“Have you ever seen a carnival?” Lester asked me.
The iron gates swung open with a flourish of her hand. Before I drifted into the grounds, she said, “Wait. Watch closely,” showing me the palm of her right hand.
A form manifested out of the open space. A small pile of ash which unfurled itself into a black ticket. The words admit one appeared in white over a matching numeral. On either sides, the ticket number cycled into formation until it noted 0010789.
It was warm when she handed it to me. Upon breaching the entrance, the ticket combusted. I grasped at the hopeless cinders falling to the dewy grass. But when I looked to Lester to apologise, she was smirking.
Curiosity played dimly in my chest as I purveyed the black and grey striped tents. I ran my hands along the ornate metalwork which bordered most exhibitions and signs. I gazed at the curious orbs of light in the lanterns. Lingering at the concession stands, I stared for awhile at the popcorn making itself, uncertain how to ask to try some. If I was even allowed to.
“Soon enough,” Lester said, handing me an overflowing helping, “you will come to understand how all this is possible.”
I ate only a few of the salty, buttery pieces crisped to perfection before deciding to simply hold the bag politely.
My gaze fell on an unlit, motionless carousel. Gargoyles, centaurs, nymphs and floating chairs replaced the usual horses and ponies one might expect. I tested the suppleness of the well-kept leather seats.
“Care for a ride?”
“Maybe another time,” I replied.
Besides the concessions, the carnival was asleep.
It was half an hour past four in the morning. We had traveled by boat from England, then by train through Europe. I passed the hours watching rain streak across the windows. Lester read and wrote in her grimoire. When our train howled to a stop in Gdańsk, Poland, we each removed one of our layers. Autumn was warmer here.
Light was just beginning to bleed into the horizon, but it couldn’t dispel what lingered. The air reminded me of what it felt like to stir at the edge of a nightmare. The amnesia of reality. That sense of still being touched by the dark. Like one might be swallowed by the psyche, back into that strange place—terrifying yet romantic.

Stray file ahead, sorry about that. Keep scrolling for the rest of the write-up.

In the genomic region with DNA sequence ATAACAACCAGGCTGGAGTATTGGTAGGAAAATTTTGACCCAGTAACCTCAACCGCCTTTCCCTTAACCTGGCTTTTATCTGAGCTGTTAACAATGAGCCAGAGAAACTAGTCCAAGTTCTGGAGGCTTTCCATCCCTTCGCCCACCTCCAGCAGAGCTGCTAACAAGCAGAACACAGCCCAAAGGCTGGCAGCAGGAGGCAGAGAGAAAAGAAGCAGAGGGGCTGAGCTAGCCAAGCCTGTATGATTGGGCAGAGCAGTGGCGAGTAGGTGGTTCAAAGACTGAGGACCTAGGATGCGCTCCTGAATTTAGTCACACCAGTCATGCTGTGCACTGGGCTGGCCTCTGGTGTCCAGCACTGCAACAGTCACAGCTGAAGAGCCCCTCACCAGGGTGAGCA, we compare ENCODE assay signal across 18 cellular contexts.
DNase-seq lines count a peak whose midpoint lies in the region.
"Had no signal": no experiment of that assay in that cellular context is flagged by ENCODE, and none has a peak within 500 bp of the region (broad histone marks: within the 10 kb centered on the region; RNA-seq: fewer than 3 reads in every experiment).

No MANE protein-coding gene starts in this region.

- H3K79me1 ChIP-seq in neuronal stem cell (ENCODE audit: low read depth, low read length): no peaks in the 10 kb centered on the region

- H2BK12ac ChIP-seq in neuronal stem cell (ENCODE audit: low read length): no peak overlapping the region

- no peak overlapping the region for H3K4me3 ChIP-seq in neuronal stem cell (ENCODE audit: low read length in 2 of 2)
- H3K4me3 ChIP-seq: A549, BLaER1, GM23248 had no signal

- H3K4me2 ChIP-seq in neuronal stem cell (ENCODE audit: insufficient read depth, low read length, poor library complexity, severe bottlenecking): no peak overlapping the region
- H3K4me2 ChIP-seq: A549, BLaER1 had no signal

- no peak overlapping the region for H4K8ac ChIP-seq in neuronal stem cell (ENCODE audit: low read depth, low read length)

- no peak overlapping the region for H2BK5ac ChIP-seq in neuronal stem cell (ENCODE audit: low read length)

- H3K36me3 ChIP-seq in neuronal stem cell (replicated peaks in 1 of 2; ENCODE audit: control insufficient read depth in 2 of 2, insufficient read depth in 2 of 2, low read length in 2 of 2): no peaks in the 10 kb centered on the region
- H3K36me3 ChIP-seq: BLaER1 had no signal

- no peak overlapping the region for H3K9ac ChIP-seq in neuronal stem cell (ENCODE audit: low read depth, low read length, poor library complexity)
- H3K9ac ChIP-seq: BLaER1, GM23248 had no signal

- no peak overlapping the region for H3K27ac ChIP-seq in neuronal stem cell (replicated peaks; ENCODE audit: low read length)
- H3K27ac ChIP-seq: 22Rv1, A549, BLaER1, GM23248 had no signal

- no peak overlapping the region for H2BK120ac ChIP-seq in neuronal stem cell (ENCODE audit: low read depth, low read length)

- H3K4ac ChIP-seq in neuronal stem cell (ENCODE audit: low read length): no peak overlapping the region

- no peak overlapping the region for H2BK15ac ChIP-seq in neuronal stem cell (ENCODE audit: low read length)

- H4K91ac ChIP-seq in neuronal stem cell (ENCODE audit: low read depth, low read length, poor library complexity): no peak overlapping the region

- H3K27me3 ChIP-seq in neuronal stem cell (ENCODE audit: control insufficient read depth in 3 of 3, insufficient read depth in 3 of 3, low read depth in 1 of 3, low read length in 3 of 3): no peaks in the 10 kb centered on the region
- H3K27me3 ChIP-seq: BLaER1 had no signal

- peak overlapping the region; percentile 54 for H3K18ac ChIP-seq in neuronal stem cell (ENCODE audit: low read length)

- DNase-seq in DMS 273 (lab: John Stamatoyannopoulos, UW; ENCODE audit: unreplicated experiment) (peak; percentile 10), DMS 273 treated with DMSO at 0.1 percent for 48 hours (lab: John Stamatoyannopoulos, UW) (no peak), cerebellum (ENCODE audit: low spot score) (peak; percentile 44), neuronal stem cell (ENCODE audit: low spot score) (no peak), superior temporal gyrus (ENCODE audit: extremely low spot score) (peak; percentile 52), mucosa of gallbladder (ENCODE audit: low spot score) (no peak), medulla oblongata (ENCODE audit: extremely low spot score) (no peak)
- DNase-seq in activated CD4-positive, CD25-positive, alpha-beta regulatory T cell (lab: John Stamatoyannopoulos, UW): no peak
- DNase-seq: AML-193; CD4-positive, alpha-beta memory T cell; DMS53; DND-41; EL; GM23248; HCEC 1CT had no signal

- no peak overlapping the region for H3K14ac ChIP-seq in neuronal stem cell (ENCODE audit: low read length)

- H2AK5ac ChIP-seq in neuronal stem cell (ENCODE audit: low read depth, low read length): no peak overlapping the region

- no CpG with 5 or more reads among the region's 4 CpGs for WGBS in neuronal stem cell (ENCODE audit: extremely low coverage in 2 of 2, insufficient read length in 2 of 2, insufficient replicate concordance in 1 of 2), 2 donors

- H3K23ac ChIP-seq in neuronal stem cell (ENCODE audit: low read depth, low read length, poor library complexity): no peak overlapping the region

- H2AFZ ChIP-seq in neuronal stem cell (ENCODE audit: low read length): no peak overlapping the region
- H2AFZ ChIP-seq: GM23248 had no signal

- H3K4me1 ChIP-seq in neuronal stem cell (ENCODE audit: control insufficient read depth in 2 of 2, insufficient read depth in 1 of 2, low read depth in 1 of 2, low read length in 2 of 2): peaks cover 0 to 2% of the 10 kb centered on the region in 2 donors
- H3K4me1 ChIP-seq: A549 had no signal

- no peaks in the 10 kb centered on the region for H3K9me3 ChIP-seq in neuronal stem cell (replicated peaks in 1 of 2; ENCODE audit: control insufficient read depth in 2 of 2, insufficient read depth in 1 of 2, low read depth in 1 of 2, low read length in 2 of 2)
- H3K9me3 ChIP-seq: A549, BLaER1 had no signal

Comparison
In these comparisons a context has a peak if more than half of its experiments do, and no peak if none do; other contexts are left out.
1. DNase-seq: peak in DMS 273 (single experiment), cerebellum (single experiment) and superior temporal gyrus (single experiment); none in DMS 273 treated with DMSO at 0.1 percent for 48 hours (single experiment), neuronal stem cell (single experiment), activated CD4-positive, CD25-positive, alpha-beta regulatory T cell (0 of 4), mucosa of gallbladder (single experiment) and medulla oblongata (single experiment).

“You feel it, don’t you?” Lester asked.
We walked into the centre of the largest tent. An array of props and equipment were tucked away in their rightful places. Trapezes and riggings for aerialists were roped up at the sides. Yet I got the sense that whatever performance happened here was not normal at all, even by the spectacular standards of circus.
Lester said nightmares don’t hide in the dark here. I was beginning to understand that she meant it.
Soon I felt something that I hadn’t in a long time. Something I forgot existed. The bottom of my heart seemed to tickle. The warmth spread. It filled up my chest and expanded. Gentle firecrackers that bounced around my ribs. My breath came faster. Then I imagined what the carnival was like just hours before midnight, packed with performers, lights, crowds, and the roar of expectation and uncertainty in everyone’s minds.
My composure erupted. I giggled, laughed, then crumpled into a ball and held myself as tight as I could as the tears poured.
Lester placed a hand on my back.
It was the first time I had felt fear in a long while.
Fear that I would wake up in Bedlam to the sounds of screams from electromagnetic therapy. Or worse, to the fetid stench of my last orphanage and caretakers’ fists.
Fear that this was all a dream.
“Come now,” she said, once I’d collected myself, “let’s have tea in my tent. I have some friends who will be excited to meet you. Twelve of them, to be exact.”
Lester’s tent was hidden at the back of the carnival. It was bordered by thirteen posts, each boasting different symbols at the top of their lanterns. A circular chimney even extended from the top, exhaling steam. All the lanterns were lit, except for one, which burned to life as Lester let herself in, and then ushered me forward as well.
I was hit with the smell of rendering pork fat, early grey, english breakfast, and herbal tea riding the undercurrent of a bolder flavour, ground arabica beans. Conversation drummed with laughter and unfamiliar accents, even a foreign language I’d never heard before.
Twelve pairs of eyes turned our way. Their faces grew intensely curious. A brief silence captured us all. Then the tent erupted with twice the volume it possessed before. I stuttered beneath the shower of introductions. I even looked for a quiet grave to throw myself into, instead I found an empty chair at their long table.
Lester organised two plates and sat us down. “Remember, Boo,” she whispered to me, “you don’t have to put on a show for anybody. Just be yourself. They’re nice girls.”